A federal jury in the District of Massachusetts recently convicted Eric McPhail of securities fraud — one of the first criminal insider trading convictions since the US Court of Appeals for the Second Circuit’s decision in United States v. Newman.
The allegations arose out of information Mr. McPhail received from a close friend— an executive at American Superconductor Corporation (AMSC) — who was a member of the same country club and went on golf and other trips together. This information allegedly included nonpublic information about AMSC’s business activities. According to the government, Mr. McPhail then gave this information to other friends of his, who made trades based on the information and earned more than $500,000. Mr. McPhail is alleged to have tipped those friends in return for golf tournament fees and meals, and to have told one of them after a tip that he “like[s] Pinot Noir and love[s] steak…looking forward to getting paid back.”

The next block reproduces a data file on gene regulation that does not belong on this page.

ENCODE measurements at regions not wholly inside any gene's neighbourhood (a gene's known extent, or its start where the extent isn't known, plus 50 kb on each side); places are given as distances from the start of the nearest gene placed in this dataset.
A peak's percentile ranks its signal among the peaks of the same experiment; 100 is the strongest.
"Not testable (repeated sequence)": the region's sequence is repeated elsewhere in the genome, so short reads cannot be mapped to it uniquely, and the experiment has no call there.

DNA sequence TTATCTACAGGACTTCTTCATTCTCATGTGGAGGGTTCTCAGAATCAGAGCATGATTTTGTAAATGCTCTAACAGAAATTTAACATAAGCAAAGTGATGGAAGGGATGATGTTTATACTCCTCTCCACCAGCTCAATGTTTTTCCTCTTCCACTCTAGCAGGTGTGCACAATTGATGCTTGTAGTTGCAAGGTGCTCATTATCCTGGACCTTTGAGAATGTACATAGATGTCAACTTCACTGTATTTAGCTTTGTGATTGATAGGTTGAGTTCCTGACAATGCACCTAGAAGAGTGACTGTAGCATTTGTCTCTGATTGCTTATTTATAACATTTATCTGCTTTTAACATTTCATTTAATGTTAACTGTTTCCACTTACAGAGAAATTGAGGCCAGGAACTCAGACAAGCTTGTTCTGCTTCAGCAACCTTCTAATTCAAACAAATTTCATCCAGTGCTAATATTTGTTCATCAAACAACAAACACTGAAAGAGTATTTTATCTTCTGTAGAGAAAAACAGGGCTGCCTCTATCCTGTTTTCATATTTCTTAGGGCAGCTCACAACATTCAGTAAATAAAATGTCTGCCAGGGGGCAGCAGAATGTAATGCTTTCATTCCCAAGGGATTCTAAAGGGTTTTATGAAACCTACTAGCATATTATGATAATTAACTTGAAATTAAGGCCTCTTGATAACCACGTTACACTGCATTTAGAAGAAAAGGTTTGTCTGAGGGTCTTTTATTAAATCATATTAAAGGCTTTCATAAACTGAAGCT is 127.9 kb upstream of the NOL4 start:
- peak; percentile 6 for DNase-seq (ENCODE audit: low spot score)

Mr. McPhail previously sought to dismiss the indictment, arguing that no benefit was conferred on the AMSC executive as required by Newman, and that the relationship between Mr. McPhail and the executive did not have the sort of expectation of privacy necessary for insider trading under the misappropriation theory. The Second Circuit denied that motion, holding that the indictment sufficiently alleged a relationship of trust and confidentiality between Mr. McPhail and the executive, and that, in contrast to holdings in other recent post-Newman cases, neither Newman nor US Supreme Court precedent required that, in a misappropriation case such as this one, Mr. McPhail or his friends be aware of a benefit received by the executive in exchange for the information. Ultimately, the jury convicted Mr. McPhail, finding that he had a sufficient relationship of trust and confidence with the executive.
U.S. v. McPhail, No. 14-10201 (D. Mass. June 16, 2015)